When the show opens, Lily (Elizabeth Teeter) is living with her abusive father and their black housekeeper Rosaleen (Saycon Sengbloh) who is both loyal and, as these tales tend to require, feisty. But after Rosaleen is beaten by white bigots for attempting to vote, Lilly persuades her that they should run away.
These you-go-girl versions of Mark Twain's Huck and Jim, find refuge with the Boatwright sisters, a trio of independent African-American women who raise bees, pray to a black Madonna and have a mysterious connection to Lily’s dead mother.
I get that our racist past means that until relatively recently, the black people most whites encountered were people who served them. Which is why we have so many stories like The Member of the Wedding, Caroline, or Change, To Kill a Mockingbird (in both versions) and now The Secret Life of Bees. Many of these are well-told stories by very talented and well-meaning writers. But I’m just tired of them.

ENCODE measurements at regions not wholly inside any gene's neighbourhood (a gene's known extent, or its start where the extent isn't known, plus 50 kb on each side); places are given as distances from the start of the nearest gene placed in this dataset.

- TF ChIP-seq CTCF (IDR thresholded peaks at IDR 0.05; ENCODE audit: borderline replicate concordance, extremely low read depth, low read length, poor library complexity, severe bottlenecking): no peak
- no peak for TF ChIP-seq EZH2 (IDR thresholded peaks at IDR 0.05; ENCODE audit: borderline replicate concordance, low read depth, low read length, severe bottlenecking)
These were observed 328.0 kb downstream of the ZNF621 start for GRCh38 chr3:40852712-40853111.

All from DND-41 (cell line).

The music, rooted in the percussive rhythms and down-home melodies of spirituals, is rousing. And Birkenhead’s lyrics, which occasionally borrow from Gullah, the creole language once spoken by slaves and their descendants, can be affecting (click here to read more about how they put it together). But these bids for authenticity also seem to be trying too hard.
Meanwhile, Gold’s direction is even more misguided. Even though he has the services of the imaginative scenic designer Mimi Lien, Gold sets the action on a mostly bare stage and many scenes require actors to get down on their hands and knees to mop up liquids he's unnecessarily directed them to splash or dribble on the floor as part of ersatz rituals.
The actors try their best to make it all work. Their voices are splendid and the harmonies they create are stirring. But the characters they’re playing are thinly drawn and their actions hard to believe.